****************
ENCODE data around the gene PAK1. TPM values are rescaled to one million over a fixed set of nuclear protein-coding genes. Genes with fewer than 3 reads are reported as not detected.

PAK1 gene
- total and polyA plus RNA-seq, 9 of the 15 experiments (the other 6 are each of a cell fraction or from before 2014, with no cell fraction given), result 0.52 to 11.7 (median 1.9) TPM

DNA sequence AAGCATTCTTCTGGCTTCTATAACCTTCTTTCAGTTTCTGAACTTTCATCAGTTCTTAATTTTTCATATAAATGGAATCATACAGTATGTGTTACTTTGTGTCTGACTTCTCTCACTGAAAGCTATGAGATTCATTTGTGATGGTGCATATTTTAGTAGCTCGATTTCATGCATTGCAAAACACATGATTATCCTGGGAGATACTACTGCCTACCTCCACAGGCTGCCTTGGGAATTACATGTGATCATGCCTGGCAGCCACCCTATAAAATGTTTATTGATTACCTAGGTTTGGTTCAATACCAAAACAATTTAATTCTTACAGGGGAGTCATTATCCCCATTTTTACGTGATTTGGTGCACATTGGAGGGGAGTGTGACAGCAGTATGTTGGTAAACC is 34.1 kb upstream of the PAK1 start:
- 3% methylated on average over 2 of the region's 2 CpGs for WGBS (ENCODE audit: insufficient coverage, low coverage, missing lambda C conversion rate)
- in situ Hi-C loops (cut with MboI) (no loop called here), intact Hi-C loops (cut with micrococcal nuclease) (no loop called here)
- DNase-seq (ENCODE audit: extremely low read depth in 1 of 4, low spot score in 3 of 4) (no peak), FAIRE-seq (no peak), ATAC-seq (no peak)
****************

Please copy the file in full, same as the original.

ENCODE data around the gene PAK1. TPM values are rescaled to one million over a fixed set of nuclear protein-coding genes. Genes with fewer than 3 reads are reported as not detected.

PAK1 gene
- total and polyA plus RNA-seq, 9 of the 15 experiments (the other 6 are each of a cell fraction or from before 2014, with no cell fraction given), result 0.52 to 11.7 (median 1.9) TPM

DNA sequence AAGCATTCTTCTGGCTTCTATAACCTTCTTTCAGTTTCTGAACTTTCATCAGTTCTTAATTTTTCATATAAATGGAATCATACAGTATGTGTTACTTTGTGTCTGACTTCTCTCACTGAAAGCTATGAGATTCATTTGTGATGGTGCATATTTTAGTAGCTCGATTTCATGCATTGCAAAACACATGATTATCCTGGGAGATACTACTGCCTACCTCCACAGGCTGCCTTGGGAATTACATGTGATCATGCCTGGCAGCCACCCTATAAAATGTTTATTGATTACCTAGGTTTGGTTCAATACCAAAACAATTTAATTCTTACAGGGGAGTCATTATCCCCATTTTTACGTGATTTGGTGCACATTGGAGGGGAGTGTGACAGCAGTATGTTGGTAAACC is 34.1 kb upstream of the PAK1 start:
- 3% methylated on average over 2 of the region's 2 CpGs for WGBS (ENCODE audit: insufficient coverage, low coverage, missing lambda C conversion rate)
- in situ Hi-C loops (cut with MboI) (no loop called here), intact Hi-C loops (cut with micrococcal nuclease) (no loop called here)
- DNase-seq (ENCODE audit: extremely low read depth in 1 of 4, low spot score in 3 of 4) (no peak), FAIRE-seq (no peak), ATAC-seq (no peak)